April 13, 2021
In order to drum up more freelance business during the economic downturn, I followed up with a few editors I reached out to in 2019 recently and didn’t get work from them. Some of them I worked with on assignments in the past and others I was in contact with but I told them I’d be in touch after my maternity leave in early 2020.
Then the coronavirus pandemic happened, and I didn’t get around to reaching out to some of them until recently.
As a freelancer for over 15 years, I’ve gotten turned down, ignored, ghosted and had editors say nice ‘no thank yous’ for the thousands of email pitches I’ve sent out. In fact, last summer, I sent out hundreds of emails and probably got work from about 10 percent of them. That sounds low, but I earned tens of thousands of dollars of freelance work from the emails where I connected with editors, so it wasn’t a freelance failure after all. (That’s a good reminder to go back to those emails, update my intros and reach out again to see if they need help.) Here’s what to do when you don’t hear back from your freelance pitch.
Here are some of the times I got passed up for work this year.
I responded to group calls for pitches on Contently.
I work for several clients on this content marketing platform and the editors often put out a call for pitches that freelancers need to respond to by a certain date. You’re competing with a number of other freelancers for the same assignment and all submitting similar pitches. I have no idea why some of my pitches get approved and others are assigned to other freelance writers, but a few times this year, I responded to pitch calls with ideas and my idea wasn’t approved. I simply tracked the pitch title in my pitching document, noted it was denied and kept it in mind in case other clients were looking for similar ideas for their blogs and websites. (Tracking pitches is one of my secrets to earning a six-figure freelance salary.)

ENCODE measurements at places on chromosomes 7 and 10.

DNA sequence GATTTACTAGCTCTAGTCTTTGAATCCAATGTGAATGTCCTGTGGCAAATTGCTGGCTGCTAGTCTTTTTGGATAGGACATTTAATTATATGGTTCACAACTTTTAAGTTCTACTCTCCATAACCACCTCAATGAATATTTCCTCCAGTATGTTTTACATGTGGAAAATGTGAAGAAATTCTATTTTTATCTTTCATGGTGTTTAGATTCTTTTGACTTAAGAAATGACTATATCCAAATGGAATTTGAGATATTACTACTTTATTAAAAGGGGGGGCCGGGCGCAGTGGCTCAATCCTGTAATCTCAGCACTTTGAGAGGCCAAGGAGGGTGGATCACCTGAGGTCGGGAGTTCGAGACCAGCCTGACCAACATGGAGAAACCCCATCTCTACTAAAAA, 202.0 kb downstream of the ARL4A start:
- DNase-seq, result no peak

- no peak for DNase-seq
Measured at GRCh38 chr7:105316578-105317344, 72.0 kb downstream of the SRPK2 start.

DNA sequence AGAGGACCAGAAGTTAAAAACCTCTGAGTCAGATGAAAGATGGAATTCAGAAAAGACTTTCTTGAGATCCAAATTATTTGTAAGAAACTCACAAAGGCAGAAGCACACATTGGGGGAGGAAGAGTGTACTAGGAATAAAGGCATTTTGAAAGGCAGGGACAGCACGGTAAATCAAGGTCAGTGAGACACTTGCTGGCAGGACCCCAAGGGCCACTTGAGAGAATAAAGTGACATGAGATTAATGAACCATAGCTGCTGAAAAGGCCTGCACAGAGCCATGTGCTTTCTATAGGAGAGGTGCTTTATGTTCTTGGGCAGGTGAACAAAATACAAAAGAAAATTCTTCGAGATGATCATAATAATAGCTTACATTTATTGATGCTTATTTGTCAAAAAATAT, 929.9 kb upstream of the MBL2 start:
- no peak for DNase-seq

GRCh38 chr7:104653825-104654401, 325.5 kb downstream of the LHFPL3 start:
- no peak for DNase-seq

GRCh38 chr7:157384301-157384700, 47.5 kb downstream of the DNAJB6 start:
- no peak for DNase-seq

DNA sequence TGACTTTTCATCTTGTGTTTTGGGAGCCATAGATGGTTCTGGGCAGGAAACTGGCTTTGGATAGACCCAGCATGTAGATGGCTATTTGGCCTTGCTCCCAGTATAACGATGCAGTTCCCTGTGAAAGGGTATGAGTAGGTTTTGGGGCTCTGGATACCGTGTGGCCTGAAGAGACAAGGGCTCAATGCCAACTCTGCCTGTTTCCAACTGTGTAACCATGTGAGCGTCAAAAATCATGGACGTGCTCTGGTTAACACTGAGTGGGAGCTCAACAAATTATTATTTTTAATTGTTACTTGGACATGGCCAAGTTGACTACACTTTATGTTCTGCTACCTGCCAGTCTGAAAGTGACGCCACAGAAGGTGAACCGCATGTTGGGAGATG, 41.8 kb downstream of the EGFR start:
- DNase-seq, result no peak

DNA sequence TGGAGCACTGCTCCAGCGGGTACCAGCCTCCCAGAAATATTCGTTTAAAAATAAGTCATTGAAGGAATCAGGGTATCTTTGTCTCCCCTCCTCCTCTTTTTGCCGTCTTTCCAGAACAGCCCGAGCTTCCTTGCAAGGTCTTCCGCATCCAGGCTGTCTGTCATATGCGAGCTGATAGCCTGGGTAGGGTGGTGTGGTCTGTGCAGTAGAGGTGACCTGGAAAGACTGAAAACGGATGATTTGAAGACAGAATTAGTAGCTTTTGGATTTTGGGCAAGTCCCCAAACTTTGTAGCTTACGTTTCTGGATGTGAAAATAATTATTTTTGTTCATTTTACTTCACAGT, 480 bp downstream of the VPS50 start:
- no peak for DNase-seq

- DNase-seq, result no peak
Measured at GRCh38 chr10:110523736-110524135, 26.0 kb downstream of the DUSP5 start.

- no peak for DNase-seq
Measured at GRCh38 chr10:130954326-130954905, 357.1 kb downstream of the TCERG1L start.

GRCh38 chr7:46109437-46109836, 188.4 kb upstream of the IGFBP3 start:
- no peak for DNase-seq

I pitched ideas to a previous client after she asked for them.
After reaching out to one of the editors I worked with last year with a fresh pitch, she rejected that pitch but told me she was looking for holiday-themed ideas for their app. I spent some time writing up ideas and followed up after sending the email over about a week or two later. She apologized and told me that they were taking those writing assignments in house and that she’d keep me in mind should other freelance opportunities come up. I know that companies are looking for ways to cut costs in 2020 and staff editors are likely bearing the brunt of that by writing more when budgets are slashed. Did I spend time writing article pitches that weren’t going to be used? Yes, but I could look for other clients they’d be a fit for and stay in touch with that editor. Try this simple exercise to find content marketing clients.
I reconnected with an editor and found out my timing was perfect.
She was looking for freelance writing help. But then I found out the freelance rates weren’t what I wanted. This happened a few times this year. I let editors know that I have some availability for work and sent them some samples of the types of clips they were looking for, but once we started talking rates, we weren’t on the same page. I’m fine with that. It doesn’t mean I won’t work with them in the future. I didn’t want to accept lower-paying assignments if I could be spending that time looking for higher-paying clients and projects.
I sent cold emails to new clients.
Part of my marketing efforts when it comes to making a six-figure freelance income is to send out a lot of new introductory emails to clients. I’m trying to turn one of my freelance writing niches into a more profitable one by looking into tech and science clients within that niche. Oftentimes, I don’t hear back from companies after sending cold emails, but I reached out to a CEO of a company and promptly heard back that they aren’t using freelance writers at this time. I made a note of that and will probably check back in next year to see if anything changed. And I so appreciated the reply!
Don’t take rejections personally. If you’re putting yourself out there professionally as often as you should be, you’ll get rejected often and ignored. Be okay with it. If you want help writing better pitches check out my 20+ Freelance Article Pitches That Worked and turned into tens of thousands of dollars worth of freelance assignments.
Diana can help with:
Email Diana about opportunities: Diana(at)DianaKelly.com.